‘As we launch the civil society education manifesto today, I believe it will be the catalyst for Nigeria to fully recognise the barriers to education which have been compounded by poor understanding of how to make education gender transformative for our nation’, she said.

‘Through making gender responsive education sector planning and budgeting a priority from innovation to implementation, I truly pray that we would witness a shift in how education is perceived and how education is accessed’.

‘We need to lead better’

Highlighting further the three ‘asks’ of the CSOs, the Executive Director of YouthHub Africa and Malala Fund Education Champion, Rotimi Olawale, called on the Nigerian government to meet up with the country’s position on the continent.

‘Nigeria is the giant of Africa, we need to lead better, we need to match our words with action’, he said.

‘What we have seen is that funding is not well utilised, so we want to see better value for money, at various levels, at the federal level and state level, gender responsiveness in the budgeting process, we want to see citizens’ participation in the budgeting process and we want government to increase their budgeting and financing’.

In 2019, the Universal Basic Education Commission (UBEC) ranked Kwara State the lowest among states on the UBEC Matching Grant Disbursement Performance chart because the state assessed only 53 percent of its fund.

A review of the UBEC portal shows that between 2005 and 2021, 32 states did not access over N48 billion in UBEC funds available for improving basic education across all states.

It is evident that states are failing in the area of assessing the funding that is crucial to basic education outcomes in their various states, but the federal government has also failed to dedicate at least 15 percent of its total annual budget to education, based on UNESCO’s recommendation.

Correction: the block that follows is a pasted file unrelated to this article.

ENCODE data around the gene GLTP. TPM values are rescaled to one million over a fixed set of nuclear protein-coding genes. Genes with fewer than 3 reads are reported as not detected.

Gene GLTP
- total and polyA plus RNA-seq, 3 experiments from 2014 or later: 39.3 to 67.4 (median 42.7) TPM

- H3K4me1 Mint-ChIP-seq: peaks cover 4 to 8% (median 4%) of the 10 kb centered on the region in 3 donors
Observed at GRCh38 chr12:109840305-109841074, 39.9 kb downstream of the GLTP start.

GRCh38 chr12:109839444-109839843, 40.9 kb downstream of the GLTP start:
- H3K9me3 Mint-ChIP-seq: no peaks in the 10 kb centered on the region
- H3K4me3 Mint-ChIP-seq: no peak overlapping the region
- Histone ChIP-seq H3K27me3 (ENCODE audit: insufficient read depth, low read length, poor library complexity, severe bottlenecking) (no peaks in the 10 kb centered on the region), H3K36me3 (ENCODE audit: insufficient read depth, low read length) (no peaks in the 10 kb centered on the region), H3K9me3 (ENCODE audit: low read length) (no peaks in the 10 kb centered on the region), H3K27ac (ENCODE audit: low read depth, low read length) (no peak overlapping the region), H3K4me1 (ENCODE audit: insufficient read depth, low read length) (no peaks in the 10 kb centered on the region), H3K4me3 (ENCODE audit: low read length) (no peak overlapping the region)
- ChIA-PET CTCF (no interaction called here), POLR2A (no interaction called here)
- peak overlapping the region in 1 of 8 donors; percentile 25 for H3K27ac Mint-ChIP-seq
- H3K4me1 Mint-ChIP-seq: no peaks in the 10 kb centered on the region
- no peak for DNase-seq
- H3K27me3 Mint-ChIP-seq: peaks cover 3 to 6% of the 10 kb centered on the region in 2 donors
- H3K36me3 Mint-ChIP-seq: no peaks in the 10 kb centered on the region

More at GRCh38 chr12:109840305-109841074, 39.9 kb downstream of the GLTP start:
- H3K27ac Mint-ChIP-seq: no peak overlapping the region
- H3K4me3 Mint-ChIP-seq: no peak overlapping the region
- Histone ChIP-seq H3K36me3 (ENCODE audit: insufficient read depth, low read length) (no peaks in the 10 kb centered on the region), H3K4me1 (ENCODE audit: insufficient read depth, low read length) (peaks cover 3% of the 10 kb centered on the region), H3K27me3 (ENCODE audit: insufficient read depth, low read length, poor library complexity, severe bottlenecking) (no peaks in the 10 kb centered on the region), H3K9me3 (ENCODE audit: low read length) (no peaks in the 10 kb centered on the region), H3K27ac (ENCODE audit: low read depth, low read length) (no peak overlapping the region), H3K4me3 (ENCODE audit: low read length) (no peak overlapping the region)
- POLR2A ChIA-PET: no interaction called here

‘Guarantee the future of every girl child’

For the Executive Director of Invictus Africa and another Malala Fund Education Champion, Bukky Shonibare, she urged state governments to step up efforts in the area of funding.

‘For state governors, increase allocation to education in your state to at least 20 to 22.5 percent. You are doing that not just as a responsibility that you have but to guarantee the future of every girl child to have access to free, quality and safe education in Nigeria’, she said.

Greater collaboration for education

For his part, the Permanent Secretary, Ministry of Education, Andrew David Adejoh, called for greater collaboration between civil society and government to achieve better results.

‘We are going to talk more together, work with ourselves more together, and build a good level of trust between all parties’, Adejoh, who also joined the event virtually, said.

‘Secondly, we need to start restrategising in terms of funding education because education has been too dependent on the public sector and the public sector too needs to put its mouth where its money is in terms of making sure resources are available for specific activities’.

Development Diaries joins the CSOs in calling for more action from the incoming government in the areas of funding for education, making schools safe for students and implementing 12 years of free, safe and quality education for all Nigerian children.